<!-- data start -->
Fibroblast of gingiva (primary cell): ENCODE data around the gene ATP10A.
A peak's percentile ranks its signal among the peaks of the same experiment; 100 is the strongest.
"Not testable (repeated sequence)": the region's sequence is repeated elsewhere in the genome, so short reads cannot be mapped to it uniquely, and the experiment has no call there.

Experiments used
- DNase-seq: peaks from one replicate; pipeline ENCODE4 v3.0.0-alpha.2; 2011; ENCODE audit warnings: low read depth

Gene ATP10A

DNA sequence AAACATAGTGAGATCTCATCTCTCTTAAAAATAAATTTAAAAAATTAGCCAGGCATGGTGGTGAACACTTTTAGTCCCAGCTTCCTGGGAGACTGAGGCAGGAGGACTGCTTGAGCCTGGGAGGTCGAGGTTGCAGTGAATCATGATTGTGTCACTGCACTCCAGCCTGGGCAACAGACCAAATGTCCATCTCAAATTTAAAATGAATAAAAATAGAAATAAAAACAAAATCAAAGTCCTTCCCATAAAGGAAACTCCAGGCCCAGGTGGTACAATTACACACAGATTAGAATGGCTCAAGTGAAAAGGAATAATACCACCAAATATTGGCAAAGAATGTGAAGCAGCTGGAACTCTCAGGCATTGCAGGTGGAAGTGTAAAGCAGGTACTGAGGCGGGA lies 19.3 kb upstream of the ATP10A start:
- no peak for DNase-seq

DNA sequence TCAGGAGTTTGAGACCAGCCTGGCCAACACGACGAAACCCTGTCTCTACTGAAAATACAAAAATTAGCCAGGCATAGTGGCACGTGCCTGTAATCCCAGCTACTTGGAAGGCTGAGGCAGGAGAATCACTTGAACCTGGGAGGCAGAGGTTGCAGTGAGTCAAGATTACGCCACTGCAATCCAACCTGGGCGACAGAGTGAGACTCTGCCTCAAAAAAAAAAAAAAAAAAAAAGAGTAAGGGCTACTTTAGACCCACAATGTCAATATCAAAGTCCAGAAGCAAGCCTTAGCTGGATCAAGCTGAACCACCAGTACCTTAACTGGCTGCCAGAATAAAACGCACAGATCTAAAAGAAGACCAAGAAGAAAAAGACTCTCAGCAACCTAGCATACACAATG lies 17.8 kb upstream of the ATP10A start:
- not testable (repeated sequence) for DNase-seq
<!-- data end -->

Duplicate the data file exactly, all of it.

Fibroblast of gingiva (primary cell): ENCODE data around the gene ATP10A.
A peak's percentile ranks its signal among the peaks of the same experiment; 100 is the strongest.
"Not testable (repeated sequence)": the region's sequence is repeated elsewhere in the genome, so short reads cannot be mapped to it uniquely, and the experiment has no call there.

Experiments used
- DNase-seq: peaks from one replicate; pipeline ENCODE4 v3.0.0-alpha.2; 2011; ENCODE audit warnings: low read depth

Gene ATP10A

DNA sequence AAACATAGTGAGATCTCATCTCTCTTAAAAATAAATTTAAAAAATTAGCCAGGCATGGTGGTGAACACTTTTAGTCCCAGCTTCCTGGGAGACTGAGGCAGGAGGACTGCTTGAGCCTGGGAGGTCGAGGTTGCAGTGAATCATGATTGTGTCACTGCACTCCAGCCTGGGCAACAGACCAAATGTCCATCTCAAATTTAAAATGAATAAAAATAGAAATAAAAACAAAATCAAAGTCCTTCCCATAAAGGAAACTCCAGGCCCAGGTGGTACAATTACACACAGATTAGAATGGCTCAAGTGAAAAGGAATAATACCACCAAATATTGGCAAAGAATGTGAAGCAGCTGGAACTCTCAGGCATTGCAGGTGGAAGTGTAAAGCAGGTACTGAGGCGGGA lies 19.3 kb upstream of the ATP10A start:
- no peak for DNase-seq

DNA sequence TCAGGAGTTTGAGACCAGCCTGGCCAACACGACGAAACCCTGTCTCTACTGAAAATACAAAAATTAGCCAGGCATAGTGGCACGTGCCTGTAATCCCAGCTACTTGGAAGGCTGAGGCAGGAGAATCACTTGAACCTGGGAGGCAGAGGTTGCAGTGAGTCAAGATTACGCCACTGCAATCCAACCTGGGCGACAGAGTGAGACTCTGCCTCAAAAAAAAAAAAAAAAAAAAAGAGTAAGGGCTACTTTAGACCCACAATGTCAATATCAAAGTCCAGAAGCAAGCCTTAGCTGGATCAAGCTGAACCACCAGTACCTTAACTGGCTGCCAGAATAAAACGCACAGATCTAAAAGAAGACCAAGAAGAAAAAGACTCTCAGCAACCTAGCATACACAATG lies 17.8 kb upstream of the ATP10A start:
- not testable (repeated sequence) for DNase-seq